Started in a living room in 1972, the Davis Food Co-op has grown into a full-service grocery store owned by over 8,000 local households. We’re open 364 days a year, 7am to 10pm, seven days a week, although we do close a bit early on July 4th, Thanksgiving, December 24th & 31st, and January 1st.
A co-op, or cooperative, is a business that is collectively owned and governed by its members. Because we are locally owned, the Davis Food Co-op is a grocery store that keeps the ethics and needs of its community at its heart, while also aligning with other co-ops across the country and globally to bring the greatest benefits to our members. The Co-op showcases natural, organic and local foods, but strives to offer a full spectrum of groceries to serve our entire community. Everyone is welcome to shop at the Co-op and anyone is able to become a member at any point.
How We Got Started
In 1972 a group of 10 households comprised of passionate Davis residents and UC Davis students started a buying club. The goal of this buying club was to follow in the footsteps of other similar groups around the country that had started to seek out greater access to natural foods without having to support traditional corporations that dominated the grocery industry. With a focus on healthy foods and environmental sustainability, this buying club started with bulk purchases of produce, bulk items (spices, herbs, nuts, etc), and cheese. This food was housed in a living room and then split amongst the original members. As word spread and interest grew, the buying club eventually formalized as a cooperative and moved into a storefront.
Read a more in depth history of the early years of the Co-op here.
Where We Are Now
The Davis Food Co-op now has over 8,000 Owners and operates out of a 17,000 square foot store that carries everything from limes to laundry detergent. Over the past 50 years, the Co-op has had over 40,000 households take part in Ownership of the cooperative. While we have scaled our offerings over time to meet the needs of the community, we have stayed true to the foundation and ideals of the Co-op. Our commitment to our beginnings can be found in our Ends Statement below.
Want to learn more about where we are today? Take a look at our most recent Annual Report.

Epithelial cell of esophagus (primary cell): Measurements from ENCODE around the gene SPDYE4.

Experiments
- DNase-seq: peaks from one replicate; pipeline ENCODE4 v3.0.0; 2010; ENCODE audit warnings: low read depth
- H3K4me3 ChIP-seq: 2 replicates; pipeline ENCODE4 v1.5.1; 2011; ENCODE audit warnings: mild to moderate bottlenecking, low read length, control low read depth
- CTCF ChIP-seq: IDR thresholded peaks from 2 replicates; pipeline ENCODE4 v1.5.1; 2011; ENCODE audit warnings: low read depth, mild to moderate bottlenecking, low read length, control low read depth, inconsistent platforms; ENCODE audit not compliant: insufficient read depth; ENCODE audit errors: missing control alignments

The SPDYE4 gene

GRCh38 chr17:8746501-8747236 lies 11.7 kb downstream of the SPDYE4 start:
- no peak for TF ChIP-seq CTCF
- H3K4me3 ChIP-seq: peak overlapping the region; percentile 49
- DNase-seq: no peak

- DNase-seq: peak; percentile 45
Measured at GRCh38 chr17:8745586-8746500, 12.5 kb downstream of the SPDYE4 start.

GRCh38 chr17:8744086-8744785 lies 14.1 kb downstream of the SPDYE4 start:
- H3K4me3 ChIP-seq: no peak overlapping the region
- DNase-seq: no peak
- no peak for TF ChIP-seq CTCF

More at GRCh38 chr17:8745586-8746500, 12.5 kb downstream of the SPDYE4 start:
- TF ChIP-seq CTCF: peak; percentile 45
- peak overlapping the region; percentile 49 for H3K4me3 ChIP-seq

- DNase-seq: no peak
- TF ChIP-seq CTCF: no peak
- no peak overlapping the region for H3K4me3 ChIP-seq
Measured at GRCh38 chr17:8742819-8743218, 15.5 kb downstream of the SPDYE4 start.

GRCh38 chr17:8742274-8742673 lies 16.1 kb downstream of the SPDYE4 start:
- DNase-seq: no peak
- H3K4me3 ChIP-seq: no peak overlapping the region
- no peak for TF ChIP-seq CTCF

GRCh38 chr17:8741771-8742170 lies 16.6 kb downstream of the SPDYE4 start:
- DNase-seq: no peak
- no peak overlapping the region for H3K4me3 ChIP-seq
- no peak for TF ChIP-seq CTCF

The Davis Food Co-op exists to serve as a community store and gathering place for current and future owners, so they have:
A thriving cooperatively owned business;
Access to healthful, local and high-quality food;
A store that makes environmental sustainability a priority; and,
Staff who are valued, educated and motivated.
The Davis Food Co-op has made its purpose to revolve around the idea that it is both a store and gathering place for the community of Davis. It is available and exists both for current Owners and those in the community who have yet to invest in the Co-op. As the first goal states, we do this so that the aforementioned community can have a thriving cooperatively owned business.
Buying local produce ensures freshness and a high quality product for Owners and customers that are focused on purchasing healthy foods. Local produce is also more healthy for the planet as a whole since the food traveled less, which means less gas and packaging used during the process of getting on to our shelves.
One of the founding principles of third wave co-ops in the 60s and 70s was environmental sustainability, and we have tried hard to keep to those principles.
The last but definitely not least piece of our Ends Statement is “staff who are valued, educated and motivated”. This is done in various ways throughout the store.
The Davis Food Co-op occupies land that belongs to three federally recognized Patwin tribes: Cachil DeHe Band of Wintun Indians of the Colusa Indian Community, Kletsel Dehe Wintun Nation, and Yocha Dehe Wintun Nation.
As we constantly work towards our Cooperative Principles Concern for the Community, and Education, Training, and Information, we have donated to local organizations that support this land acknowledgment such as the Center for Land Based Learning, Cache Creek Conservatory and Yolo Basin Foundation and will continue to do so. We know there is much work to be done to provide the space for Indigenous cultural conservation and education in our region.
We invite you to learn more about whose land you are on here: https://native-land.ca/. You can also learn more about the #landback movement and how you can participate in and support land activism and Indigenous communities here: https://landback.org/.